Recently, a whole new type of long filamentous bacteria has been discovered, which are able to generate electrical currents over centimeter scale distances. This distance is a thousand times further than previously known for micro-organisms. These so-called “cable bacteria” consist of a sequence of thousands of cells that pass electrons on to each other. This mechanism, whereby living cells interact with each other via electrical currents, implies an entirely new way in which biological cells are cooperating. Yet, there is also a promising technological aspect to this discovery. The capability of cable bacteria to transport electrons over centimeter distances also implies that evolution must have somehow developed an organic structure that is highly conductive. If these conductive structures could be harnessed in an engineered way, this could pave the way for entirely new materials and applications in bio-electronics.
This attractive idea of “microbially based electronics” is currently faced with an important obstacle: we do not yet know the physical nature of the conductive structures in cable bacteria, neither do we know if these structures are sufficiently conductive for technological applications. The goal of this AIAS project is to identify the conductive structures responsible for the long-distance electron transport, and to characterize their chemical composition, physical structure and electrical properties of these conductive structures. When successful, this could open a broad avenue of research and technological applications targeting new functional molecular materials and nanosystems from microbial origin.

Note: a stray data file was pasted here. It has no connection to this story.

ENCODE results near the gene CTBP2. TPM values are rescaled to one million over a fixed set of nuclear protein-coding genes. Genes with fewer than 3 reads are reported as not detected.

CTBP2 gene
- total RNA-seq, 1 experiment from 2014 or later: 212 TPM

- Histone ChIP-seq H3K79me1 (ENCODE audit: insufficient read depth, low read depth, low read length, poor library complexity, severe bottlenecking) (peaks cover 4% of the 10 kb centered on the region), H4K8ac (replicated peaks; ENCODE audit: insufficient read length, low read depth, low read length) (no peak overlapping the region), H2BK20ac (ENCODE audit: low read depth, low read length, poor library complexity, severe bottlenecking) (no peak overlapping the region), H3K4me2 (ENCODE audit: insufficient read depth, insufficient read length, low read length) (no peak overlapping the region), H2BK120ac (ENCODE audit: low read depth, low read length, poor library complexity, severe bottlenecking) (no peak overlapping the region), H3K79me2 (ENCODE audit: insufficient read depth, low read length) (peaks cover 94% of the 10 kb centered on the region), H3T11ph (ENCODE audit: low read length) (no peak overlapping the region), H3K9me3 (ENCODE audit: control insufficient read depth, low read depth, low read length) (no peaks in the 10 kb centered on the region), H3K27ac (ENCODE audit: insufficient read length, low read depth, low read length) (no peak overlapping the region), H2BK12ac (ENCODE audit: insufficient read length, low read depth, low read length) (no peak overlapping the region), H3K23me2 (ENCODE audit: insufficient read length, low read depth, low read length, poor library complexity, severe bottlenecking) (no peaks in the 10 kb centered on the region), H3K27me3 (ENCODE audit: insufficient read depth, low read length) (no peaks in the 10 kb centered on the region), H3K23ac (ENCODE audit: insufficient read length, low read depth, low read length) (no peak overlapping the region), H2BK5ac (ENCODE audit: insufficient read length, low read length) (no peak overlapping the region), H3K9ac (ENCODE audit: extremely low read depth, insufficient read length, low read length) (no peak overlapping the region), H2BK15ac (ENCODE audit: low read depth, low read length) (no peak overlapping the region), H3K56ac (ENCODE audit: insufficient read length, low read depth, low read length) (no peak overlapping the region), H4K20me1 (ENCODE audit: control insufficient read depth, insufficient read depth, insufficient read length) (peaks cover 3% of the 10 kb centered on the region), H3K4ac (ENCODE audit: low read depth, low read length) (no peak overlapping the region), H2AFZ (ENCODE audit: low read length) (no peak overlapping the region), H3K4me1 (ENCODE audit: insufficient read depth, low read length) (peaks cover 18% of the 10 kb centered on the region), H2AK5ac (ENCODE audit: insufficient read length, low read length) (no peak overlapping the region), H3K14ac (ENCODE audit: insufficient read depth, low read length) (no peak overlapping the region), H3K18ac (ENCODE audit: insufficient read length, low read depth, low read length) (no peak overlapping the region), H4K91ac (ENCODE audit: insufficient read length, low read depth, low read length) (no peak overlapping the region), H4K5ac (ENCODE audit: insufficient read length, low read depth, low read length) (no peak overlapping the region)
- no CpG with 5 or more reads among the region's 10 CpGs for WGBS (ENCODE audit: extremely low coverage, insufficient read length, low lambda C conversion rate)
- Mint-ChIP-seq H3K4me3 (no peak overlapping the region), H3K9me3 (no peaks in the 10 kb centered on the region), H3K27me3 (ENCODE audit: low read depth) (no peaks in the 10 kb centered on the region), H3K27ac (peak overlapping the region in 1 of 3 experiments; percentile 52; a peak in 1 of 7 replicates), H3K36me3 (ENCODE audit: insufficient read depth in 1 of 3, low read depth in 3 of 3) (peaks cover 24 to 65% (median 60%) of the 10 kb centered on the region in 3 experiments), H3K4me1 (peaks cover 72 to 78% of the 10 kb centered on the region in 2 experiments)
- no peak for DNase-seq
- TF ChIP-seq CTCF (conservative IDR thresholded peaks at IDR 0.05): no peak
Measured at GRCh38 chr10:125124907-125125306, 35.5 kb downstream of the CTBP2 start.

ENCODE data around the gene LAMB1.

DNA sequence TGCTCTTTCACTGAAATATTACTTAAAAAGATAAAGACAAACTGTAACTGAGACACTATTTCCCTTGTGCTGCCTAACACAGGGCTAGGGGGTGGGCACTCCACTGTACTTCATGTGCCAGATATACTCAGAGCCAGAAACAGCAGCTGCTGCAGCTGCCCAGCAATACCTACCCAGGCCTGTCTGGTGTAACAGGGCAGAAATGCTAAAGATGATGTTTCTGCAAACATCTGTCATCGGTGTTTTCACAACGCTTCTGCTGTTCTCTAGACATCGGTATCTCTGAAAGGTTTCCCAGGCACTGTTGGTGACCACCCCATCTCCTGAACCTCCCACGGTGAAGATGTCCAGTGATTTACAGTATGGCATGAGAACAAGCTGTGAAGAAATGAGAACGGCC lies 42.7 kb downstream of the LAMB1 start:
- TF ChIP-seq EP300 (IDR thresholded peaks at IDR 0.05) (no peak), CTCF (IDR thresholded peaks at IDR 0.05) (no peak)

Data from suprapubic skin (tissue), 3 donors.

Filip Meysman is professor at the Vrije Universiteit Brussel (Belgium) and a Senior Fellow at the Aarhus Institute for Advanced Sciences. In the framework of an ERC project, he conducts multi-disciplinary research at the interface between chemistry, biology and geology, unraveling how microbial electricity works and how it influences the ecosystem functioning of the ocean floor.